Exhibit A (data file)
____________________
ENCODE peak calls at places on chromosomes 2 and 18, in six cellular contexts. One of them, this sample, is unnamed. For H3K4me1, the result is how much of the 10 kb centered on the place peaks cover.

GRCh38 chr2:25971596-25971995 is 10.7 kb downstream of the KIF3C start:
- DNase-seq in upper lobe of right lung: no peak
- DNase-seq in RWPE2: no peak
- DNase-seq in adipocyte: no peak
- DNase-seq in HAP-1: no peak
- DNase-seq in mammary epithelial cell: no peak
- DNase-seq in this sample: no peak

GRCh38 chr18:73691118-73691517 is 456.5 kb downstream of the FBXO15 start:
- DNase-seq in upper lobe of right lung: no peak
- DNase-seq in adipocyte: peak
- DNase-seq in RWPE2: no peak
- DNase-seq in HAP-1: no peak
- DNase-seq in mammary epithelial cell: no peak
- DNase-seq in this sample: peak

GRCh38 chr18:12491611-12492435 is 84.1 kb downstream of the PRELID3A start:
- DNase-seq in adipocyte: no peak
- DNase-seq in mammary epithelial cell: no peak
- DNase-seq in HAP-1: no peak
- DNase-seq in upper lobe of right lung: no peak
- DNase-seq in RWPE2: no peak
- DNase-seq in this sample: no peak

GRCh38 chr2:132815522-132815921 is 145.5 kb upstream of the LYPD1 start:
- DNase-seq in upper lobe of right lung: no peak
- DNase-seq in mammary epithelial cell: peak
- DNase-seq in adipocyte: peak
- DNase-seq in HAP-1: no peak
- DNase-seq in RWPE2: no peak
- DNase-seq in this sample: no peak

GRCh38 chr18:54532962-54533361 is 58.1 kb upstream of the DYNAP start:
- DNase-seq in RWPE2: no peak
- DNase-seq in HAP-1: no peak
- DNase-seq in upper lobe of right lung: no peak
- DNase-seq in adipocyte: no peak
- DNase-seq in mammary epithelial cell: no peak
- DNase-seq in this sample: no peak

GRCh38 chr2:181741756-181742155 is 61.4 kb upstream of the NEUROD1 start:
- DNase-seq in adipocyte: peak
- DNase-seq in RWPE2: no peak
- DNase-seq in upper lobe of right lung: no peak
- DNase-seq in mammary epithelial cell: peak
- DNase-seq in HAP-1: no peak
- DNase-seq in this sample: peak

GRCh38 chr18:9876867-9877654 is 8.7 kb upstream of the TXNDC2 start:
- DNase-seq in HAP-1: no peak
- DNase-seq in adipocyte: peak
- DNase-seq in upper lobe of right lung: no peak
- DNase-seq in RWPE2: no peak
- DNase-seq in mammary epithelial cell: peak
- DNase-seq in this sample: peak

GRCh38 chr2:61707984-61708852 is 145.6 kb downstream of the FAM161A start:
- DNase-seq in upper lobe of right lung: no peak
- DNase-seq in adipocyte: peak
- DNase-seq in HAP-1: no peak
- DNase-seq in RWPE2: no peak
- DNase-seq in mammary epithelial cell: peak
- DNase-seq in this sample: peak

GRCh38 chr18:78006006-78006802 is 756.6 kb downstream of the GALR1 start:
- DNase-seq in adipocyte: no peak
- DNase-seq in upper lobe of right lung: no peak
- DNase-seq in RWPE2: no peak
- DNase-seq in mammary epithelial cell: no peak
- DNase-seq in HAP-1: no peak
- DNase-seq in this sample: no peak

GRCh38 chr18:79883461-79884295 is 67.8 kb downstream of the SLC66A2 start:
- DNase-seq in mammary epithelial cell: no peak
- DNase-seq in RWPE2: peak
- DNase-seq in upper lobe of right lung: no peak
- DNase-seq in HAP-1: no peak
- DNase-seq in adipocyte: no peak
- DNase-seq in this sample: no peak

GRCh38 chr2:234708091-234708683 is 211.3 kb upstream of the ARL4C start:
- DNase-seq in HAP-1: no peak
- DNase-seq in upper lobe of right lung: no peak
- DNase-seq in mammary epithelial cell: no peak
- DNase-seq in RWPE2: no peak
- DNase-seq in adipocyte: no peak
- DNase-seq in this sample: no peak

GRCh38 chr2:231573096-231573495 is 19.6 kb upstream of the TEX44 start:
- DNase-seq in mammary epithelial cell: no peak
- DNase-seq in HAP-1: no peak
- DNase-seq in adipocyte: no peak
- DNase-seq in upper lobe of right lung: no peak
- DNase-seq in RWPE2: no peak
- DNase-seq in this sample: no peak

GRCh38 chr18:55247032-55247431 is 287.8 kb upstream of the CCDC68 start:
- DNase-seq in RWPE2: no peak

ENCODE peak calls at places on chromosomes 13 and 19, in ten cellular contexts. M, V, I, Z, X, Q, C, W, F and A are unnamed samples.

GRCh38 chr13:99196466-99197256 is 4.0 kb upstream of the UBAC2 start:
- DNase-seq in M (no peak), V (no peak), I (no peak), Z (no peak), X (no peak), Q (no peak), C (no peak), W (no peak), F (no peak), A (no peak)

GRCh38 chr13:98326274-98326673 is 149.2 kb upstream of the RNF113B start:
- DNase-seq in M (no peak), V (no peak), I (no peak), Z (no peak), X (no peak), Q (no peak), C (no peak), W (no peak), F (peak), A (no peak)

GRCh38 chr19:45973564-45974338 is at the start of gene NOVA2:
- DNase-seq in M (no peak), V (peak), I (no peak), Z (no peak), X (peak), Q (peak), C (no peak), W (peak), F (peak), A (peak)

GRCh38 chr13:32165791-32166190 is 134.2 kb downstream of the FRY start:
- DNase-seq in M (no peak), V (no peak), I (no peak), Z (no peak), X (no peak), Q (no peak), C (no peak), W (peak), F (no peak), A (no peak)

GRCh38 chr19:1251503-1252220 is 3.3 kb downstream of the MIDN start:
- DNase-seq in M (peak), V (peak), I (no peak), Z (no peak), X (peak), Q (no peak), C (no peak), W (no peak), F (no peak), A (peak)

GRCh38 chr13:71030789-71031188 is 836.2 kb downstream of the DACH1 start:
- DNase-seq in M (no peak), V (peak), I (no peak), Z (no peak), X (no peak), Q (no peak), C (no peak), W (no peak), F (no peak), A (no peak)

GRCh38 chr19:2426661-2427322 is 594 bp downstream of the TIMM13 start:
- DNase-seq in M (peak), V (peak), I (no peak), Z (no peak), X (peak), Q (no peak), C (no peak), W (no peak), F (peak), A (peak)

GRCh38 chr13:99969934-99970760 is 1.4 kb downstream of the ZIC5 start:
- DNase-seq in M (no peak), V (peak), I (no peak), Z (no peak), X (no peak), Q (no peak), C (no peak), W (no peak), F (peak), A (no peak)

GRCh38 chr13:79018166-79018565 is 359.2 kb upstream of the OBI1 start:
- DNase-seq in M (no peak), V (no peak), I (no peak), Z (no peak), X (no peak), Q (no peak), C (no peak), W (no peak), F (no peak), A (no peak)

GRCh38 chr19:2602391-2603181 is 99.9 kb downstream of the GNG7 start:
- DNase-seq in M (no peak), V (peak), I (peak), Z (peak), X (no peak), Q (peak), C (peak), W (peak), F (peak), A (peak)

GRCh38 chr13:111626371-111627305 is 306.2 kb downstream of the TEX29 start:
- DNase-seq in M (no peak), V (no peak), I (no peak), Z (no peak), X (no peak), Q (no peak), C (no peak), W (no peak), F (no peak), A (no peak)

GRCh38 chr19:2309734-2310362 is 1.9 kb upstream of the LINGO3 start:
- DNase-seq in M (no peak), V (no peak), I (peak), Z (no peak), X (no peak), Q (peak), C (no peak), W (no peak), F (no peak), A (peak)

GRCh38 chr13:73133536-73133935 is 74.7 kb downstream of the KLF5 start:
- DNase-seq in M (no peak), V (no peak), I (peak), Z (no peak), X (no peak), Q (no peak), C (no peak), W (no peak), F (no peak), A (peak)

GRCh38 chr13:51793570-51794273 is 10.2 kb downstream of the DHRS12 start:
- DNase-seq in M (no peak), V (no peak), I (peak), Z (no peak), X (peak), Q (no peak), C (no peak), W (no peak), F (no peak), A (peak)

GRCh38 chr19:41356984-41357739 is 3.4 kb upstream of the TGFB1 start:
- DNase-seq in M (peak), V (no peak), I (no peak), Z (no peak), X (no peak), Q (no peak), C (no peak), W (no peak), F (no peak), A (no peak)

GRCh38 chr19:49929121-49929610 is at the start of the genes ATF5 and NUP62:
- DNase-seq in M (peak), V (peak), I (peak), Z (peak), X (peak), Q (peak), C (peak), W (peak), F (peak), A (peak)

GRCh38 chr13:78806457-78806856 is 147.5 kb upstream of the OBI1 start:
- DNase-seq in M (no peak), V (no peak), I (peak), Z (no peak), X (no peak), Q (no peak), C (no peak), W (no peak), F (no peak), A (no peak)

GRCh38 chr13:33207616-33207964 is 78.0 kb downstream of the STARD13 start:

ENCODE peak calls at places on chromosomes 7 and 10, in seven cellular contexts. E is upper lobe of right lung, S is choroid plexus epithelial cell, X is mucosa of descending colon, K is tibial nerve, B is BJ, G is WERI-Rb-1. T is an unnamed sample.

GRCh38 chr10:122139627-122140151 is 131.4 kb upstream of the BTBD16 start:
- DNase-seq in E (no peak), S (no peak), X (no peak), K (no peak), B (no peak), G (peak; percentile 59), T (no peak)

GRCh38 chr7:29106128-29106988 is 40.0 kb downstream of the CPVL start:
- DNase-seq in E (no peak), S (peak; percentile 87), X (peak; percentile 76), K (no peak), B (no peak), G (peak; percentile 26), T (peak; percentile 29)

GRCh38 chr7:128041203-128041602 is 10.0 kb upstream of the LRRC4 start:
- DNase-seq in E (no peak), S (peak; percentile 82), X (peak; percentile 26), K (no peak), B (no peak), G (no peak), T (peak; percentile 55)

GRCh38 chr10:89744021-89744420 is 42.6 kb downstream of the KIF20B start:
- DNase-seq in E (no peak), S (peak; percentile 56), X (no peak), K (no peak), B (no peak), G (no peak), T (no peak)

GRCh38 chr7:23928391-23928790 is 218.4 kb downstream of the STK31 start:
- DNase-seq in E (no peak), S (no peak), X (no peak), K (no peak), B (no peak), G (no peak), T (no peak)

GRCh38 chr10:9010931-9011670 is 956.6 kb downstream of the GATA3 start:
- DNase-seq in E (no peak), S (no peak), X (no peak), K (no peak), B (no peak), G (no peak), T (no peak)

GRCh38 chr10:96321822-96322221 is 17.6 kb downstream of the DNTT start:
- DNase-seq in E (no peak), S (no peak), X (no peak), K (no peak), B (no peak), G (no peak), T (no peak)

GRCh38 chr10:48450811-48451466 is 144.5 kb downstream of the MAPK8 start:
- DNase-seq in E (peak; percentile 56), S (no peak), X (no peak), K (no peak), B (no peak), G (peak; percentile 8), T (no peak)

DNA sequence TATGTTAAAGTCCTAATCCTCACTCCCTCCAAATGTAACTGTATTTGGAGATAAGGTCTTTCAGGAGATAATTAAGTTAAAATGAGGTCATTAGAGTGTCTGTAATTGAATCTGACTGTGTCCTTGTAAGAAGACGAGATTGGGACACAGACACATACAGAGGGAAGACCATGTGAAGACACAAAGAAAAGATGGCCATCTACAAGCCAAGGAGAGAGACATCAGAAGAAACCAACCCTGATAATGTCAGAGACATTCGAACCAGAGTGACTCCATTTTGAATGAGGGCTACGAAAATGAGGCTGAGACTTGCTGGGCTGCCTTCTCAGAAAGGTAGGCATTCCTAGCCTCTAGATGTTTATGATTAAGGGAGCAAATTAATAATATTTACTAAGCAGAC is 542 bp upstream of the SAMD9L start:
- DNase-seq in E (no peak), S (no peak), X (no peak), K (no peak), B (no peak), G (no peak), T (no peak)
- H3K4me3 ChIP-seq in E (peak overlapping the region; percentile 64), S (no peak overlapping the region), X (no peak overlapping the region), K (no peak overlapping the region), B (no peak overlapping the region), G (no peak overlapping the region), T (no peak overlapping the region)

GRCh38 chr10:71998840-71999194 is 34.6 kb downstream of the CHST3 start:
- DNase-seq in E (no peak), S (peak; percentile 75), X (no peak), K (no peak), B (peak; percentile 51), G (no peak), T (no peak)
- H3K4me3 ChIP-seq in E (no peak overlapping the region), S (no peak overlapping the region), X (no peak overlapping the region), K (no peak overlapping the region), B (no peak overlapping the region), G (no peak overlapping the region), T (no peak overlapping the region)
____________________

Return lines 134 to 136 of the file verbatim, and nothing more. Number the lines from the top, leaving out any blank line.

- DNase-seq in E (no peak), S (no peak), X (no peak), K (no peak), B (no peak), G (no peak), T (no peak)

GRCh38 chr10:9010931-9011670 is 956.6 kb downstream of the GATA3 start:
- DNase-seq in E (no peak), S (no peak), X (no peak), K (no peak), B (no peak), G (no peak), T (no peak)